Recent announcements of major delays in implementing key parts of the law demonstrate the Affordable Care Act is fundamentally flawed.
The most recent Rasmussen Reports daily Presidential Tracking Poll shows that nearly half of respondents (49%) disapprove of President Obama’s job performance, with 38% strongly disapproving.
A major driver of this is the ongoing fiasco surrounding the preparations for full implementation of the Affordable Care Act (ACA). In recent weeks the public has learned just how unprepared and adrift this administration is when it comes to its signature legislative achievement, with two stunning revelations that hint at the disaster that awaits us in 2014 and beyond.
First, we learned that the Obama administration was postponing for at least a year the requirement that businesses with 50+ employees have to offer insurance coverage or pay hefty fines ($2,000 per employee after the first 30). The Administration claimed it has been “engaging in a dialogue with businesses… about the new employer and insurer reporting requirements under the Affordable Care Act,” during which it “heard concerns about the complexity of the requirements and the need for more time to implement them effectively.” Because of this, it decided to delay the mandatory employer and insurer reporting requirements until 2015, which will allow the feds to “consider ways to simplify the new reporting requirements consistent with the law” and also “provide time to adapt health coverage and reporting systems while employers are moving toward making health coverage affordable and accessible for their employees.”
Then came the announcement that health insurance marketplaces will not be required to verify consumer claims about income and insurance status when applying for subsidies. Under the ACA, people who earn less than 400% of the federal poverty guideline (which is about $46,000 for an individual) are eligible to receive tax subsidies to purchase health insurance on an exchange. Also, people who are not offered affordable health coverage by their employer are also to receive tax credits. For the insurance exchanges and the subsidies to work, and in order to be able to estimate and track the costs of the program, it is imperative that the government be able to determine who qualifies to receive assistance.
However, the Washington Post reported that “the federal government will rely more heavily on consumers’ self-reported information until 2015, when it plans to have stronger verification systems in place.” Due to “legislative and operational barriers,” the feds will not require states that are running their own insurance exchanges to verify consumers’ claims that they do not receive health insurance from their employer. The feds have also “scaled back states’ responsibilities to double-check the income levels that consumers report, which determine any tax subsidy they receive.” Now, instead of auditing every person whose claims regarding their income don’t match with federal records (ie, the IRS), states will only audit “a statistically significant sample of such cases.” This is reminiscent of the mindset that gave us “liar loans” and the subprime mortgage debacle.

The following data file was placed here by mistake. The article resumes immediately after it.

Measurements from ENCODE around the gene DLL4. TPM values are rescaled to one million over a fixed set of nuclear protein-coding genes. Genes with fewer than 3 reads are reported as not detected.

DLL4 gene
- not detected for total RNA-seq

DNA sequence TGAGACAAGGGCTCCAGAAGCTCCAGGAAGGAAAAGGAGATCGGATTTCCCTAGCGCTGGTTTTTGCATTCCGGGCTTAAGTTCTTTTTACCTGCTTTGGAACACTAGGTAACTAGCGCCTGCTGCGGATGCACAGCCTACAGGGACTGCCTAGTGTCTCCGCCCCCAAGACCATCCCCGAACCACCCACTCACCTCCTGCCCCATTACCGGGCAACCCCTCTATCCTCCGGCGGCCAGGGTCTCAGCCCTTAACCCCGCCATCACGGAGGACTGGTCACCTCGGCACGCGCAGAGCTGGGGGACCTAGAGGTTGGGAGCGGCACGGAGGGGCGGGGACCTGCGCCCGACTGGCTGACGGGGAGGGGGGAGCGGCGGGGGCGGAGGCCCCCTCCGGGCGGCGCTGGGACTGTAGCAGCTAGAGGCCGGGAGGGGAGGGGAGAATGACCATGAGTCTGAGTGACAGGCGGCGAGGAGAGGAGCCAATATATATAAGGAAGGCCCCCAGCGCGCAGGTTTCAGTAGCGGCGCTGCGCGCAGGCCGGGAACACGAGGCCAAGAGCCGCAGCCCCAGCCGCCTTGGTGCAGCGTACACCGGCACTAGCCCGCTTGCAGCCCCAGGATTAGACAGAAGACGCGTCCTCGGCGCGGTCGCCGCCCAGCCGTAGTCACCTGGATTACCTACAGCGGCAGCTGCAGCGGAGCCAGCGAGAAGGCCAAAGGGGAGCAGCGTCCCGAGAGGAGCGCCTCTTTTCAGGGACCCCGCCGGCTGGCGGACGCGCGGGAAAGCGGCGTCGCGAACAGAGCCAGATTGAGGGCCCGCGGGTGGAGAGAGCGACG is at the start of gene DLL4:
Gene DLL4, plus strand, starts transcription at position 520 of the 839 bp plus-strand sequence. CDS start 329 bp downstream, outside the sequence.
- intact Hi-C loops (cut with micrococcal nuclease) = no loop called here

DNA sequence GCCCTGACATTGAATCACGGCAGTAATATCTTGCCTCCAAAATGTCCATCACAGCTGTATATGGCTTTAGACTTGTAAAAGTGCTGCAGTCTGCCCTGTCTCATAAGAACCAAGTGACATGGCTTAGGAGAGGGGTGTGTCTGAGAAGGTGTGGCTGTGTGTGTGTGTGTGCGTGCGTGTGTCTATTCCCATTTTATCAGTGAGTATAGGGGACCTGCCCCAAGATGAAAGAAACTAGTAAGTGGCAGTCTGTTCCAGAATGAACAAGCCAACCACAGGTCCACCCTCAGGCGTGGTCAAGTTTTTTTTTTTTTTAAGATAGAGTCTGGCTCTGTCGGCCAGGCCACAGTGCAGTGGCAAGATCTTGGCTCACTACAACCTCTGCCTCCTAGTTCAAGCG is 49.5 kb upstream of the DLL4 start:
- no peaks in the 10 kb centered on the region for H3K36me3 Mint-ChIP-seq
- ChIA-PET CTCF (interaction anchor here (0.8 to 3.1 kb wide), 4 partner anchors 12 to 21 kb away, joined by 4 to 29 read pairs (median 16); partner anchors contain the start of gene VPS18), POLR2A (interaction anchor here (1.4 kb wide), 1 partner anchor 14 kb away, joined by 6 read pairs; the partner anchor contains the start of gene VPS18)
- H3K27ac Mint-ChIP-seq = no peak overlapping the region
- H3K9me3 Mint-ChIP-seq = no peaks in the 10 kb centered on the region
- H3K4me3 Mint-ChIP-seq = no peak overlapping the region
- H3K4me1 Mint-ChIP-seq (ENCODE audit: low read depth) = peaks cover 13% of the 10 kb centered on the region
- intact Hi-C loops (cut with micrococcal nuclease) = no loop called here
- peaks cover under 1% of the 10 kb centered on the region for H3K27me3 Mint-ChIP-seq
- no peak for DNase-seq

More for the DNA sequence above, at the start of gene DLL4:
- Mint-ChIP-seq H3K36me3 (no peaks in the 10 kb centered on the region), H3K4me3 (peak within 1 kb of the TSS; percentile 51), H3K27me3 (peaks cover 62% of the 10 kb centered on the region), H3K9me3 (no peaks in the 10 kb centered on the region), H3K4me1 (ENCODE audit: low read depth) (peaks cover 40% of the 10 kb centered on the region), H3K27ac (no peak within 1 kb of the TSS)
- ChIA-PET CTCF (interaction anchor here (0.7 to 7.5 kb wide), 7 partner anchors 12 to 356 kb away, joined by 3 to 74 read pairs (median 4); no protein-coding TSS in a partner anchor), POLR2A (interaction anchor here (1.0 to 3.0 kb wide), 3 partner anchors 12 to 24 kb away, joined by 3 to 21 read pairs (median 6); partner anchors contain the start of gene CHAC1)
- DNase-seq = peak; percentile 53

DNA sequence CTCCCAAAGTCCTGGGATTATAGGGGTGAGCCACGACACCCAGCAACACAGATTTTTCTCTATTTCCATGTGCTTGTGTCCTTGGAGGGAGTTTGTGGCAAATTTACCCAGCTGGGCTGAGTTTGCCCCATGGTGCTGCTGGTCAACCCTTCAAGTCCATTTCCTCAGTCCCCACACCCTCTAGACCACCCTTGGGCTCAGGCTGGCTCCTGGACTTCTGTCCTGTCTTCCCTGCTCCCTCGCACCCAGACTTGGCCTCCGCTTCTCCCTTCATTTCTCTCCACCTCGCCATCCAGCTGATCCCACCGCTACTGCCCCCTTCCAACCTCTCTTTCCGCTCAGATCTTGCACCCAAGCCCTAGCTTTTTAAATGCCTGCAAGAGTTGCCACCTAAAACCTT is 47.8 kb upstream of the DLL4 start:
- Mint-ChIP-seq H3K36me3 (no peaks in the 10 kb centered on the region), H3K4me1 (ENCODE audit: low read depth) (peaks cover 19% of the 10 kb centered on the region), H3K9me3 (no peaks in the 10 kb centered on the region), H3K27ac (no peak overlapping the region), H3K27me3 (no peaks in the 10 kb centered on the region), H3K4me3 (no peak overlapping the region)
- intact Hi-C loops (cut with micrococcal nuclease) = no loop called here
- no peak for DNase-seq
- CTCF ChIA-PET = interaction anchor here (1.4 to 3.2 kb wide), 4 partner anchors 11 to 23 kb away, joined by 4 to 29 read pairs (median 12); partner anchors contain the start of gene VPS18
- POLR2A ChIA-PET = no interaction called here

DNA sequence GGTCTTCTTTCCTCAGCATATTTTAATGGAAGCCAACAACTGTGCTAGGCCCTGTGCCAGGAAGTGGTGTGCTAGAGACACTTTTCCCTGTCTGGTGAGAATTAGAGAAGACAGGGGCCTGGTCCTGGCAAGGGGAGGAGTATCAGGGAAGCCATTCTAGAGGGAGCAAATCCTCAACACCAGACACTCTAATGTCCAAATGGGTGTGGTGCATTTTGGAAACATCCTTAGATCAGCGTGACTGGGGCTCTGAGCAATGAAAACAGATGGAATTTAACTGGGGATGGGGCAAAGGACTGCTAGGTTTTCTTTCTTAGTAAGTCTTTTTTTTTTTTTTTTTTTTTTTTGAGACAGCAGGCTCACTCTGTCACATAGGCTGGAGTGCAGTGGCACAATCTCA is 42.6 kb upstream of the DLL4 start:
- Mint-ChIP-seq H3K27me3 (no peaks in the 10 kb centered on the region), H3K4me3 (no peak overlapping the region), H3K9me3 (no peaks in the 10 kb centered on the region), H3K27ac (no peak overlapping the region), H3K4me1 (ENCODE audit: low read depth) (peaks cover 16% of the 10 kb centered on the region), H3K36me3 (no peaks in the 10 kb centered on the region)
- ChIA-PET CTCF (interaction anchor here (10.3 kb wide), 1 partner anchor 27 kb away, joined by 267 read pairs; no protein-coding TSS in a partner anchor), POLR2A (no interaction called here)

At every turn, the ACA has been a disaster before it even takes full effect. The politicians and bureaucrats in charge of designing and implementing this law have had three years to get this right, but are proving time and again they have no idea what they’re doing: higher than anticipated costs, major delays in reporting and monitoring provisions, insurers opting to not participate in key state exchanges—there was even a “computer glitch” that will prevent insurance companies from charging smokers higher premiums. The list of errors and failures grows every week. The old adage “The devil is in the details” has merit.
As Senator Mike Enzi (R-WY) recently observed, the ACA “is so massive, burdensome, bureaucratic and confusing that it’s collapsing under its own weight.” Opponents of the law have predicted this failure from the beginning. Unfortunately, this administration and its supporters on Capitol Hill are determined to forge ahead, despite that fact that, to quote Enzi again, “All across the country health insurance rates are skyrocketing. Employees are losing coverage through their employers. Families are struggling to cope with higher costs and less choice. Businesses aren’t hiring full-time employees.”
Polls show that 50% of Americans have an unfavorable opinion of the ACA, with 38% viewing it “very unfavorably.” Rather than reach across the aisle to pursue sensible bipartisan reforms to this law and prevent this rapidly unfolding disaster from getting worse, the President is instead doubling down and taking every desperate (and possibly illegal) measure he can to foist this on an increasingly skeptical public. Technical incompetence plus partisan pursuit of unpopular goals equals a President who is failing the biggest leadership test of his life.